In fact, I saw a lot of very happy people enjoying great performances by some of the less well known bands of this festival, many of whom were banished to B stage. I’d go as far as to say that those who came to see the headliners probably went away less satisfied than those who came for the plentiful others. I didn’t see an outright bad set all weekend, but all of the best were by non-headliners. Which is why I stuck around at B stage for Sleigh Bells.

I’m glad I did. After a little delay in getting set up those two blew the metaphorical doors off and ripped out probably the most fun set I saw all weekend. Alexis Krauss totally dominated everyone in earshot, most of whom, judging by how many sang along, were there to see them. I had never heard Sleigh Bells before yesterday, but what I heard was enough for me to go out and get their debut album, and I’ve been listening to it on repeat ever since. These two are my favorite discovery of the festival.

Standing room only in the entire park for Pavement—no surprise there. What was a surprise was that Rian Murphy (of Drag City) spent ten or fifteen minutes on stage telling us, in no uncertain terms, that our generation has ruined good music by illegally downloading albums for which, had we bought them, the bands wouldn’t have gotten any money from the corporations anyway (um, what?). I’m glad he’s not bitter. The reunited Pavement, practically the raison d’etre for the festival and by far its biggest draw… sounded a little stale to me. Maybe they’re a little rusty after so long offstage, I don’t know, but I was sorry to have left Sleigh Bells early to see these guys. In spite of their greatest hits set, what I heard out in the crowd was less the expected rapturous screams and more, well, conversation. This was the band most of these people came to see, but I saw more people talking on their phones than bobbing their heads. Even the scattered applause between songs was lackluster. About four songs in there were streams of people working their way out of the crowd and nobody pressing in to take their places. I guess it makes sense. These are a bunch of fifty year old guys who’ve come out of retirement now that their name has grown great enough to earn them the paydays they never got back when they were actually making great new music and being criminally ignored. These guys were one of the greatest bands of the nineties, and it looks like they’re going to stay that way.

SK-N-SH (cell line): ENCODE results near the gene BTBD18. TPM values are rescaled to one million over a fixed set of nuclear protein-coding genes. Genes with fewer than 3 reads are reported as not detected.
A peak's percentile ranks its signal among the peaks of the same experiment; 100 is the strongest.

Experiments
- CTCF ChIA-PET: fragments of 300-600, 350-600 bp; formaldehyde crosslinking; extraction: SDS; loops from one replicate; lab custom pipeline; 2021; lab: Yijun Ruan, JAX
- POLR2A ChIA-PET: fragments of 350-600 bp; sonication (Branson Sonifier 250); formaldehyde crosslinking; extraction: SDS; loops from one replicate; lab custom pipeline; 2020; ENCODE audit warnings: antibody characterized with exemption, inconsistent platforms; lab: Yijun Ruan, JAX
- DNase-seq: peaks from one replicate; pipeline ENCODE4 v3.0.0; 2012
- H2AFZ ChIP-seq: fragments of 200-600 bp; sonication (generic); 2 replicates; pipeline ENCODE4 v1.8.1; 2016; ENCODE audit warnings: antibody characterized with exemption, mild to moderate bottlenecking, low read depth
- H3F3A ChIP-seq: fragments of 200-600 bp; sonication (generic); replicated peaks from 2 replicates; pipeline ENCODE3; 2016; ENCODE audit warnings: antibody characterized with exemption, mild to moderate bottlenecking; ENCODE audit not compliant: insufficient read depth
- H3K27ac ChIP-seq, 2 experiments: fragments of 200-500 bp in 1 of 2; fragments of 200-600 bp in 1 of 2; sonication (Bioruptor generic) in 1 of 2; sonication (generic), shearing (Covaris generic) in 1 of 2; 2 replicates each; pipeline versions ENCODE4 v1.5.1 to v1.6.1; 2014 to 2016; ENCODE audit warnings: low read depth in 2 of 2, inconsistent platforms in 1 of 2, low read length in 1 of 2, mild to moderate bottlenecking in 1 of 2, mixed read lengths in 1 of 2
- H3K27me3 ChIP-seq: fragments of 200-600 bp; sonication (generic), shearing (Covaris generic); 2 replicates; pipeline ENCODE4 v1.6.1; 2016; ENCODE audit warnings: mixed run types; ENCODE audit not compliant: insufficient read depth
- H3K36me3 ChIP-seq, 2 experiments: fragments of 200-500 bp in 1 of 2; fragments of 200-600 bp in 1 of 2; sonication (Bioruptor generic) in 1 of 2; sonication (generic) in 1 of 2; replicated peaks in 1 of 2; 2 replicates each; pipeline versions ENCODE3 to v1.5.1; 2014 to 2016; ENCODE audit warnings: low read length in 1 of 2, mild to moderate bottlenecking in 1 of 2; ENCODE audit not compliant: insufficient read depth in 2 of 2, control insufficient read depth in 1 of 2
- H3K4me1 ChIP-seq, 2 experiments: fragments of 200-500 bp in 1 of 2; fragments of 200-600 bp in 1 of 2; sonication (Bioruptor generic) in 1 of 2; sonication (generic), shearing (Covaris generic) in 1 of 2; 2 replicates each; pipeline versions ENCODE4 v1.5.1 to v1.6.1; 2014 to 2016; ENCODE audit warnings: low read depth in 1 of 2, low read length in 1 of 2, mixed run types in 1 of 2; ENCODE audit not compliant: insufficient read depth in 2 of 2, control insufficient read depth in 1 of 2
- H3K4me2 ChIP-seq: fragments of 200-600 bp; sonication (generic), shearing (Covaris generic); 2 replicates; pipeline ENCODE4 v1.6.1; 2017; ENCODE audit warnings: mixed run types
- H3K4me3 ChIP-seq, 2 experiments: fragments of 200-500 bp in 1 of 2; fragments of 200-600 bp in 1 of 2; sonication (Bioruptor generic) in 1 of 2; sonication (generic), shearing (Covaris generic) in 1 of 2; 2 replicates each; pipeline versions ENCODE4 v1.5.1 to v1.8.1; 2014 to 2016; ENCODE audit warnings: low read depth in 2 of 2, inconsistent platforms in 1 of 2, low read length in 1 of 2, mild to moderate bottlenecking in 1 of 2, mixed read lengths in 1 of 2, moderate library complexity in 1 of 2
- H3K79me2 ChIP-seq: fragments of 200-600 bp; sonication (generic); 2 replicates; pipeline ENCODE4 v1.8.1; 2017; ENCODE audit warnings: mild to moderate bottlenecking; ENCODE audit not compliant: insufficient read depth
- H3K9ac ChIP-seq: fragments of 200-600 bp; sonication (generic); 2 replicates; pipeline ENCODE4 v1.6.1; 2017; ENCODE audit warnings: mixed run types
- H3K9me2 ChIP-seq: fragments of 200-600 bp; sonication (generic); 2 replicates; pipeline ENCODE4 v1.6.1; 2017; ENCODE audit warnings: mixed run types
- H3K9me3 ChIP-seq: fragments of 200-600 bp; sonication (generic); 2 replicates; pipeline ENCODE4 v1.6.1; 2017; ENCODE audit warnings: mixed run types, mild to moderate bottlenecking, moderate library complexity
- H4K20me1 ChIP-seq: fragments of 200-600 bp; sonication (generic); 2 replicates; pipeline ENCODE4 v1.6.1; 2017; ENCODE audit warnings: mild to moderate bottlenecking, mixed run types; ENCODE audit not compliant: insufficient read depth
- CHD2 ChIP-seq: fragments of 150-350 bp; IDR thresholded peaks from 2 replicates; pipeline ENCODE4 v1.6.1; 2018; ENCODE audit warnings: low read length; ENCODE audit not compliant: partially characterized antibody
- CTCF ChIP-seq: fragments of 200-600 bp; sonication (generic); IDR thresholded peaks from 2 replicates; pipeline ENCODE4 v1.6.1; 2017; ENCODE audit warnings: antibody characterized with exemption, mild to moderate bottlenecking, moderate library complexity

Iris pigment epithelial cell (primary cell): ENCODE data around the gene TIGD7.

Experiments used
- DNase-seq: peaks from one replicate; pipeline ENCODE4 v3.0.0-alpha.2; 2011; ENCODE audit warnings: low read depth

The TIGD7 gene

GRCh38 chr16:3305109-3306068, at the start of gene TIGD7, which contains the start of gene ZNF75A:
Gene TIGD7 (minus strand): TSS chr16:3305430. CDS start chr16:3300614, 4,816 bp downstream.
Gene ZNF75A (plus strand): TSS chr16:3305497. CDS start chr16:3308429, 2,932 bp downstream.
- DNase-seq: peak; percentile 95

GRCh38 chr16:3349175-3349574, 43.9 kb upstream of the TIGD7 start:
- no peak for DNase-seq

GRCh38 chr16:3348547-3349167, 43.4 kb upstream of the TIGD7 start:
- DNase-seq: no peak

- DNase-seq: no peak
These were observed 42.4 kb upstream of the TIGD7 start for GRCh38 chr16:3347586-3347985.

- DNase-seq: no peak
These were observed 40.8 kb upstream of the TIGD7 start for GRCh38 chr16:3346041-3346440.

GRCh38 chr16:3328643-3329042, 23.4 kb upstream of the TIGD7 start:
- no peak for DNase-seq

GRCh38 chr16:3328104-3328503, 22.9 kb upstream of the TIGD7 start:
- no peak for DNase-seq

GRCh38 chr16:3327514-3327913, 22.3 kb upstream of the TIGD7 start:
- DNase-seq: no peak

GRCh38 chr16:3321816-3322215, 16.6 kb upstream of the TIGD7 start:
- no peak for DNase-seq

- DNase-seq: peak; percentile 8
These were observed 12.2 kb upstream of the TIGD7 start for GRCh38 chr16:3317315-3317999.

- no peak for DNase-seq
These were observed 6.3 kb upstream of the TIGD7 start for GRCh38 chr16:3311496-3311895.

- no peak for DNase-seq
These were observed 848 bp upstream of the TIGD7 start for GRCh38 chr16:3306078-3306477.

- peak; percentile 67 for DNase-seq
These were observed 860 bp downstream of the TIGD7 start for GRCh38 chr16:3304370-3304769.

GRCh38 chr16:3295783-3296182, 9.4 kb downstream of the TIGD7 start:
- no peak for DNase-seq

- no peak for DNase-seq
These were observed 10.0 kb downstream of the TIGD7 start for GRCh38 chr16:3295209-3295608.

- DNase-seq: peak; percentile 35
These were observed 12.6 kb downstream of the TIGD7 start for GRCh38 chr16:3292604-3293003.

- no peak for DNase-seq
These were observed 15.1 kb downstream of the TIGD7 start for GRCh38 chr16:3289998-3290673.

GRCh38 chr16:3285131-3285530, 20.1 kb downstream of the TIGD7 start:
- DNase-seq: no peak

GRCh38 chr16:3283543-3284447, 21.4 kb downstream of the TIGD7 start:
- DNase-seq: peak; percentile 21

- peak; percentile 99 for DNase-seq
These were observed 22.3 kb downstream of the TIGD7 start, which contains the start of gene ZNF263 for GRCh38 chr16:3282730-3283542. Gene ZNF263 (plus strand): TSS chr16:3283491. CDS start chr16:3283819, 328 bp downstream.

All in all it’s been a great weekend. Even the worst performances I saw were still pretty good (well, maybe not El-P or Jon Spencer, but they still weren’t that bad), and some were among the best shows I’ve seen. Broken Social Scene, Titus Andronicus, Wolf Parade, Lightning Bolt, St. Vincent, Neon Indian, Sleigh Bells… hell, there were more highlight performances than not. Good shows, good crowds, good staff, and a good location. Three days of music and sunshine doesn’t get much better than this.